SEO For Images or Contact Form or LinkedIn
The images on your website, if properly optimised, can contribute to your business’s SEO campaign. There are a couple of reasons why.

Firstly, search engines can’t see your images like visitors to your site can see them. They have only the coding of your site to work with, and if that code doesn’t clearly detail (in text form) what your images are of, then they give you no credit for having them on your site. The credit on offer? Improved rankings, which comes virtue of relevant images adding to the overall relevance a particular page has to the keyword being targeted, and relevance being a key factor in search engine algorithms.

Secondly, most search engines have an option that allows people to search only for images. By doing SEO for your images, you increase the likelihood of the images themselves (rather than just the page they’re on) ranking well in search engines. Traffic from image searches is unlikely to directly convert to sales, however, it builds brand awareness and can result in more backlinks to your site – if you allow people who find your images to use them in return for linking to your site.

So, what factors need to be considered as part of the image SEO process?

Image File Type & Size

The speed at which a webpage loads is known to be one of the factors that Google uses as part of their ranking algorithm, and each image that you have on a page on your site will slow down the speed at which that page loads. Therefore, it’s important to keep the size of image files to a minimum. By resizing an image, and saving it in the appropriate format, you can make the file size literally hundreds of times smaller, with only a slight compromise on the quality of it – most visitors won’t even be able to notice the difference.

You should aim to keep the dimensions of your images within 640×480 pixels and to save images in either JPEG or PNG format – formats which automatically compress the original file size. If you have bigger images, or images in other formats, then manually resize and convert them using an image editing program (such as Photoshop or GIMP). If your image editing software has some kind of “Save For Web” option then you should use that also, as it will further reduce the size of the file.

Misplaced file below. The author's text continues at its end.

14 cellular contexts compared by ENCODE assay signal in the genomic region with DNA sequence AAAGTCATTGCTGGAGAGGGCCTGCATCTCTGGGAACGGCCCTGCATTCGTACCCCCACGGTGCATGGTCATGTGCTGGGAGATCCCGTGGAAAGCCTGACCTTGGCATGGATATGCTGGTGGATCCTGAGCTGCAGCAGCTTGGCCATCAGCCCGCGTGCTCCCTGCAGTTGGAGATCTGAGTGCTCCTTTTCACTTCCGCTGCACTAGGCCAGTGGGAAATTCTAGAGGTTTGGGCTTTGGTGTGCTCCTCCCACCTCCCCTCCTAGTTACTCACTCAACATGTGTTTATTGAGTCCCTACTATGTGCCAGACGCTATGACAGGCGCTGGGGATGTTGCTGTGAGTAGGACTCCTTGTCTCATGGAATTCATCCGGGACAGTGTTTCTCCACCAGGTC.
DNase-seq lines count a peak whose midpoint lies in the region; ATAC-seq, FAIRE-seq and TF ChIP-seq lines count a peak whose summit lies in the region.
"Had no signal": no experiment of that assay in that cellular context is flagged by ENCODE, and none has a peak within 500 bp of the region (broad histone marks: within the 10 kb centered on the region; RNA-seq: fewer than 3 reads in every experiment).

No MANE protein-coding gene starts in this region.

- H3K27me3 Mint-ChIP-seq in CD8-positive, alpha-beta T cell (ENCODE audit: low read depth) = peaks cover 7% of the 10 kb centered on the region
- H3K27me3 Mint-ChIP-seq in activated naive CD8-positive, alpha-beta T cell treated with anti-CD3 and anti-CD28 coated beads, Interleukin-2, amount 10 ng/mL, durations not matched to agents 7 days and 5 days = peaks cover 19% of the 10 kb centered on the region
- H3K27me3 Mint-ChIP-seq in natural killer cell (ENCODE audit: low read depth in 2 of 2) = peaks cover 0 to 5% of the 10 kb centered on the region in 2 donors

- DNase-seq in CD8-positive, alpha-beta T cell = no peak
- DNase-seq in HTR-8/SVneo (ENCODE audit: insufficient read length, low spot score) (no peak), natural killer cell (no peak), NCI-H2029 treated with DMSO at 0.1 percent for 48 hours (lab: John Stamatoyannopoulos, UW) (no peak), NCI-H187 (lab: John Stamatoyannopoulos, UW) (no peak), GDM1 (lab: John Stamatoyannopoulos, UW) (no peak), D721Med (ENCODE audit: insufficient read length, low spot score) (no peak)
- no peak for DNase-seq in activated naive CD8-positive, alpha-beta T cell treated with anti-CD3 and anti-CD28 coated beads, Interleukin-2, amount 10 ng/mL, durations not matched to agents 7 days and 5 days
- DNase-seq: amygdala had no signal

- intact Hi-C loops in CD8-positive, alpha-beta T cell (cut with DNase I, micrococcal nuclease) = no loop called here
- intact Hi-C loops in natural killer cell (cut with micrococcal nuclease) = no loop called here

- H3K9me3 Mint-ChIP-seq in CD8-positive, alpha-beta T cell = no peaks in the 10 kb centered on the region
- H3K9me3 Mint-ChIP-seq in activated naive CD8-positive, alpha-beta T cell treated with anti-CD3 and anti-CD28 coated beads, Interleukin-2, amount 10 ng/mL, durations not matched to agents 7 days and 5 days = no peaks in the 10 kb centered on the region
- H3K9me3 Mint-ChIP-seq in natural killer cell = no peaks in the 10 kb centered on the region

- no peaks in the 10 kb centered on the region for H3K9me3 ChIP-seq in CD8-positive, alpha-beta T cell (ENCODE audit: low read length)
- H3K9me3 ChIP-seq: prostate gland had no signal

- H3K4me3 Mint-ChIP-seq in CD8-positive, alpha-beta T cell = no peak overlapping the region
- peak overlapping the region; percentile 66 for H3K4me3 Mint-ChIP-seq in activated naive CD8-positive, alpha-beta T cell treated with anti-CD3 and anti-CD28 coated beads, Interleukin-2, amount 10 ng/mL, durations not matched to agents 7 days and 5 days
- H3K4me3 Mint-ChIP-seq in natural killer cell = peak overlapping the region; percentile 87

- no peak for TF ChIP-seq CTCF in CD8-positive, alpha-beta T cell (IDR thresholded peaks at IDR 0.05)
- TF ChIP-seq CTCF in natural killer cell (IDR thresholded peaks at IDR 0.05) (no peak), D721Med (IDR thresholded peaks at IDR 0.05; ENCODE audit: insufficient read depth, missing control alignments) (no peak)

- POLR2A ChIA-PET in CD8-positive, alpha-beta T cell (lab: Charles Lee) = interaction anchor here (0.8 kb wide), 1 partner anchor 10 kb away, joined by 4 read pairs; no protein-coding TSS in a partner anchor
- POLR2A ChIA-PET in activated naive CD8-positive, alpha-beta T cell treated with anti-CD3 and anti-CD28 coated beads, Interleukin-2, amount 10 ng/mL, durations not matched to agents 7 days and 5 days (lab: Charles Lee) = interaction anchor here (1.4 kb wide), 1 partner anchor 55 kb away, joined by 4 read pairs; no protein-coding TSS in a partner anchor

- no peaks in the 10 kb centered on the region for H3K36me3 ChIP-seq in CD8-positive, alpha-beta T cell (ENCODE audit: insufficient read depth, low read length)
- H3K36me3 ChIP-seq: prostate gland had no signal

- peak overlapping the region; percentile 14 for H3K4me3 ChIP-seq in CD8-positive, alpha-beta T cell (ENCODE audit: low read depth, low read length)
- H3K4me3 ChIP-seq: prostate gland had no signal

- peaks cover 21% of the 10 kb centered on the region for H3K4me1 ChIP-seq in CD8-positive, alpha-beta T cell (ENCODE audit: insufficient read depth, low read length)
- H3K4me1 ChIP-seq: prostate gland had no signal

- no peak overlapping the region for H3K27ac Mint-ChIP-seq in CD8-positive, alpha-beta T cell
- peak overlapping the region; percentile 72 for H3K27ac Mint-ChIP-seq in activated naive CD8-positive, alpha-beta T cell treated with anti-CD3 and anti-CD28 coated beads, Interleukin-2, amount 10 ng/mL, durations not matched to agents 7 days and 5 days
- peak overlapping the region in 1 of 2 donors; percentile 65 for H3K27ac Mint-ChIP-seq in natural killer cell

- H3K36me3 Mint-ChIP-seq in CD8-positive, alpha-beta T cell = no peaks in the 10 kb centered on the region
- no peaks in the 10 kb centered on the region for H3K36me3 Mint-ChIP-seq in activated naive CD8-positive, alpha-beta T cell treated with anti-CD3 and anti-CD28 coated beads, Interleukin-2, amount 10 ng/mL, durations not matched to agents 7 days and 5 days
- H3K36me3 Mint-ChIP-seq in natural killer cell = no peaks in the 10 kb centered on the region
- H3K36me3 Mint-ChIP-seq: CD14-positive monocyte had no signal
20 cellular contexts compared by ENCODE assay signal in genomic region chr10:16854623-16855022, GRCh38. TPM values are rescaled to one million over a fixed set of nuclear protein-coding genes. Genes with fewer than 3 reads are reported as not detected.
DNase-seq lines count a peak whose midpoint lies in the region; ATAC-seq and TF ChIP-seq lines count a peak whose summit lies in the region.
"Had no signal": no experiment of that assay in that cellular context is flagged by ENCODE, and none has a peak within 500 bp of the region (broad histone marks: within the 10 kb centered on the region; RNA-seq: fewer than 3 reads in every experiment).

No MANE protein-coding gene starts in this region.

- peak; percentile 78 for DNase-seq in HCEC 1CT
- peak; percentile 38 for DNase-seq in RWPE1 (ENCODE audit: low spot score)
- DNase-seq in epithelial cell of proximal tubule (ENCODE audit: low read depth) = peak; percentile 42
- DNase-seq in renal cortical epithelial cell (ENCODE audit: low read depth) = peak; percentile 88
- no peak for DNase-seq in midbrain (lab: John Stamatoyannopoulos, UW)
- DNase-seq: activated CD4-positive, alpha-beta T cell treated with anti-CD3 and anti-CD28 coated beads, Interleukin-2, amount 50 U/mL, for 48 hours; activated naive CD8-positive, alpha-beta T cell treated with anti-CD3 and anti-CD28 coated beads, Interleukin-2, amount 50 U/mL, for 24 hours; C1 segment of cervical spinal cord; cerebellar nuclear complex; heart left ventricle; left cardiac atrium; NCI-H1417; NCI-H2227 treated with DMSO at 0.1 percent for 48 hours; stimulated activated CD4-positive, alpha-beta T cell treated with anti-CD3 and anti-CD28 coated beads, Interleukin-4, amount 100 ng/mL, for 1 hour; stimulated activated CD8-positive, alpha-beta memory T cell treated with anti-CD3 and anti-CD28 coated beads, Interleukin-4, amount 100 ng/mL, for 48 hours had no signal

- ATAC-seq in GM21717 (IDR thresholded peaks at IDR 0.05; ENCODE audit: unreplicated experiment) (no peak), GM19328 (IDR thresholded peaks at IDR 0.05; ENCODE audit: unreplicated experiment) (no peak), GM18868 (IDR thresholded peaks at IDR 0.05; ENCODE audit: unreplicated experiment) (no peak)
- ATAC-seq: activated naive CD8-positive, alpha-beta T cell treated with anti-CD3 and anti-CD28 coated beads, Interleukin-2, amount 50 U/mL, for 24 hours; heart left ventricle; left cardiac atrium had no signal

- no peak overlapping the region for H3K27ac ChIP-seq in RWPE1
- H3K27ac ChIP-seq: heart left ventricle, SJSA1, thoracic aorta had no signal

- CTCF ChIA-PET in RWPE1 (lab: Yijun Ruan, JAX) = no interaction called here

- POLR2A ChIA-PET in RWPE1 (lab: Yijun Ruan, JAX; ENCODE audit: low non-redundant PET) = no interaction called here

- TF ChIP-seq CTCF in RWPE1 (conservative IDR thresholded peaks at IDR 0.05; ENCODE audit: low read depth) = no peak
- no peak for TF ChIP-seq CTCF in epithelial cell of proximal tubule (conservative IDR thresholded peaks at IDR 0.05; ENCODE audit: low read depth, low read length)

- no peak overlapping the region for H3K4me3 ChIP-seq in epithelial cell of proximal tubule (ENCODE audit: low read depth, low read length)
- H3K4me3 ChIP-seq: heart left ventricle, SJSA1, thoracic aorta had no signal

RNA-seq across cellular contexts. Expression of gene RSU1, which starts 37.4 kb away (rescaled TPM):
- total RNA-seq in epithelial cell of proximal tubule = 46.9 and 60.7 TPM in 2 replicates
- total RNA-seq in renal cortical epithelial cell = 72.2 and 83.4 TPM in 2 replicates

Image File Name

The name that you give an image file is included in the coding of the webpage that it’s displayed on, and search engines review every piece of that code when assessing the relevance of the page to the keyword being targeted. A random file name, such as image13579.jpg, adds no relevance to the page, whereas a file name with the keyword in it does add relevance. You need to find the balance between adding relevance and keyword over-usage though.

Don’t name all of the images on a page like this – keyword1.jpg, keyword2.jpg, keyword3.jpg, etc., as it could be classed as keyword stuffing, which is an SEO tactic that search engines warn against. If you have several images on a page, then include the keyword in some, but not all, of the image file names. As a guideline, don’t include the keyword in more than 75% of the file names of the images on any given page. Also, for each image file name it’s recommended to:

  • Make it a few words long.
  • Use hyphens (-) between each word.
  • Leave out stop words (a, to, the, etc.).
Image Alt And Title Tags

Image alt and title tags are pieces of HTML code that allow you to provide a text description of an image. The text you write for the alt tag will only be seen by visitors to your site if, for some reason, the image itself can’t be displayed. The text you write for the title tag will only be seen by visitors to your site if they hover the cursor over the image. The purpose of these tags, therefore, particularly the image alt tag, is primarily for search engines, who use them, once again, when evaluating how relevant a webpage is to the keyword being searched for.

As with the image file name, to signal relevance, the keyword being targeted with the page the image is on should be included in the image alt and title tags. However, you shouldn’t use exactly the same text for the file name, title and alt text – variation is good in all aspects of SEO. You can use the keyword in a phrase or sentence, or use a synonym of it, to add some variation. Typically, the file name will be the shortest of the three and the alt text will be the longest.

Image SEO Examples

General example:

<img src=”file-name-including-keyword.jpg” title=”Title of the image including the keyword” alt=”Description of the image including the keyword”>

An image on a page that is trying to rank for ‘mortgage advice’:

<img src=”mortgage-advice.jpg” title=”We Give Reliable Mortgage Advice” alt=”Mortgage advice from a company that you can trust”>

An image on a page that is trying to rank for ‘cheap africa holidays’:

<img src=”book-africa-holiday.jpg” title=”Cheap Holidays In Africa” alt=”Find affordable holidays in Africa”>

Further Reading

How Does Google Rank Websites?

100 SEO Tips

Page Title Optimisation

Using Keywords On Your Website

30+ Website Content Ideas or Contact Form or LinkedIn